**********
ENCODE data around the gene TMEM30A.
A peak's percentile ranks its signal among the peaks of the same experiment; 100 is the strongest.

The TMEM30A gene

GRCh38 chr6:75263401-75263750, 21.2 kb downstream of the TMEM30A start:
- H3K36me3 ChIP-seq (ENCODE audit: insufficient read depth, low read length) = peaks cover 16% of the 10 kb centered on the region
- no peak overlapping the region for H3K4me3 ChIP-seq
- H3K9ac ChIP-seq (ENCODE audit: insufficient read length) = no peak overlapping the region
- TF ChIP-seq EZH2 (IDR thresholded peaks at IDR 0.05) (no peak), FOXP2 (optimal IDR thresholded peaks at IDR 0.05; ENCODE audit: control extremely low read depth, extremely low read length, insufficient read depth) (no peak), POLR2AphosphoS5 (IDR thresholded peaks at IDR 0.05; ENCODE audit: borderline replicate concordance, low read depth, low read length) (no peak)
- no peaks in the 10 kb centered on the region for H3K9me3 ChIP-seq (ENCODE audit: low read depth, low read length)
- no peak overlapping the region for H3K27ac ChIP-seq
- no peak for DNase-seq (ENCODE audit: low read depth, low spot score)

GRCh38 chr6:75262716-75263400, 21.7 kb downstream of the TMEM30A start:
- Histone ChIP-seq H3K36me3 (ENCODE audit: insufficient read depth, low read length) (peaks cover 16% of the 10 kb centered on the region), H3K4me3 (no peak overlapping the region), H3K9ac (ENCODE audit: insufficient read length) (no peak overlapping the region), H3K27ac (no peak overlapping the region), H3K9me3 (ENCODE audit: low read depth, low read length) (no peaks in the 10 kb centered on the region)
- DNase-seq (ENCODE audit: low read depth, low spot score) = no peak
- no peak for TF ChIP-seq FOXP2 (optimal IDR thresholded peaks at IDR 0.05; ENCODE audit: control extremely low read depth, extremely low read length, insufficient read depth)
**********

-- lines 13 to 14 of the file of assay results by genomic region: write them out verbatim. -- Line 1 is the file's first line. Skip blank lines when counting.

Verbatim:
- Histone ChIP-seq H3K36me3 (ENCODE audit: insufficient read depth, low read length) (peaks cover 16% of the 10 kb centered on the region), H3K4me3 (no peak overlapping the region), H3K9ac (ENCODE audit: insufficient read length) (no peak overlapping the region), H3K27ac (no peak overlapping the region), H3K9me3 (ENCODE audit: low read depth, low read length) (no peaks in the 10 kb centered on the region)
- DNase-seq (ENCODE audit: low read depth, low spot score) = no peak